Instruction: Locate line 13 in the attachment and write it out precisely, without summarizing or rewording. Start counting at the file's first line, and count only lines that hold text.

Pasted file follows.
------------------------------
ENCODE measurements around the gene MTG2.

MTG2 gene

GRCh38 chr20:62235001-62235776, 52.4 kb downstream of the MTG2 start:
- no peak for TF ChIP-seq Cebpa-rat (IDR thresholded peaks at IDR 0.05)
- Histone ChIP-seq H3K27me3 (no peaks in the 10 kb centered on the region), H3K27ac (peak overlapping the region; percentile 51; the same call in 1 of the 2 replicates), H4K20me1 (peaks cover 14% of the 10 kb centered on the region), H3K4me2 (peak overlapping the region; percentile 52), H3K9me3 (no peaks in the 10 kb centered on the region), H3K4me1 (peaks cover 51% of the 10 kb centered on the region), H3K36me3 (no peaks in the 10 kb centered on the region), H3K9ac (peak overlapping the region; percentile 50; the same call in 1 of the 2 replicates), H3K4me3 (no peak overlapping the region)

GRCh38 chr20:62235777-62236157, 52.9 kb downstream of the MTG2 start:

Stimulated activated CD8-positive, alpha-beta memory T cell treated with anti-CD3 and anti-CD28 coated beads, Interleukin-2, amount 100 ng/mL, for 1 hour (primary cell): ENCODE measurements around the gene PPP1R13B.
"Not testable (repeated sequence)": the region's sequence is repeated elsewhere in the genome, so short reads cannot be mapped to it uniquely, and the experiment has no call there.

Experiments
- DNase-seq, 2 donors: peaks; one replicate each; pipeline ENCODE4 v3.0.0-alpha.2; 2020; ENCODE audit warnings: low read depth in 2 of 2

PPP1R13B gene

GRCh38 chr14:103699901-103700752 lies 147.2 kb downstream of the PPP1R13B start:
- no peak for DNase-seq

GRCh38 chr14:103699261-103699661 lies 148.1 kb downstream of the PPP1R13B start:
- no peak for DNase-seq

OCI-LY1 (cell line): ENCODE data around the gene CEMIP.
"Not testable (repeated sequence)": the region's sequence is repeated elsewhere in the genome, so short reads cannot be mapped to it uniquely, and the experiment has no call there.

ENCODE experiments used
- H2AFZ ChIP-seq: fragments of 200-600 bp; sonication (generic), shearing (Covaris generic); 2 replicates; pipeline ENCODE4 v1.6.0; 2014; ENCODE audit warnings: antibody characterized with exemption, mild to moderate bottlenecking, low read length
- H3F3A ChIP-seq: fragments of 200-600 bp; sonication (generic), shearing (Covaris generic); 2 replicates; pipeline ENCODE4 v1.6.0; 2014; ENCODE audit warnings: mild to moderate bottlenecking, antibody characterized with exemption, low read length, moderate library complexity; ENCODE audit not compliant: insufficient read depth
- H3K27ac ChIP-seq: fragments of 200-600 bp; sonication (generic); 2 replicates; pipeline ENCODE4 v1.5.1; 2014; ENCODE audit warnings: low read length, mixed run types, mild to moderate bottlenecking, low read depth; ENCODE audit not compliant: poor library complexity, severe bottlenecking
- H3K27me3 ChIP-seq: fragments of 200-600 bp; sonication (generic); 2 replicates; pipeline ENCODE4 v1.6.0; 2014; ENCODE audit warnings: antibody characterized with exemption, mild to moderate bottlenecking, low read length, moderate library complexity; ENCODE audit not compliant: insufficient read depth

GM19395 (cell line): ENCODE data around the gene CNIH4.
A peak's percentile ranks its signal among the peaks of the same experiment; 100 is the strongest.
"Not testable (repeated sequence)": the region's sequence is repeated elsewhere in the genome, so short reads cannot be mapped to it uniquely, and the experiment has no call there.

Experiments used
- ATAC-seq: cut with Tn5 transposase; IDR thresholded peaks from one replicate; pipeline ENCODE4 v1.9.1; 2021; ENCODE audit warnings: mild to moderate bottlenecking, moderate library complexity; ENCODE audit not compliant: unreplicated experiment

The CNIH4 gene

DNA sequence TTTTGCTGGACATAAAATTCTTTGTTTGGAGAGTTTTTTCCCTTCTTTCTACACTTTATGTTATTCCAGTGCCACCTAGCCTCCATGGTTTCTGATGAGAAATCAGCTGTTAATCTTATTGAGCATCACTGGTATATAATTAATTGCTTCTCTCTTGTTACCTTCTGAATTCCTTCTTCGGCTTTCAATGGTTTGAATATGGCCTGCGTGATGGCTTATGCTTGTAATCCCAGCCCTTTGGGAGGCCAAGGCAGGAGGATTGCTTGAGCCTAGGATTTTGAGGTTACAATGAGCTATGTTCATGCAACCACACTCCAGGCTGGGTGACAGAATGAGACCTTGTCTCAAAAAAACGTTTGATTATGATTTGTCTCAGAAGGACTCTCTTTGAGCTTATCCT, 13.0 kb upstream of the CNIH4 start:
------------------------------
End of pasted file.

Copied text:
- no peak for DNase-seq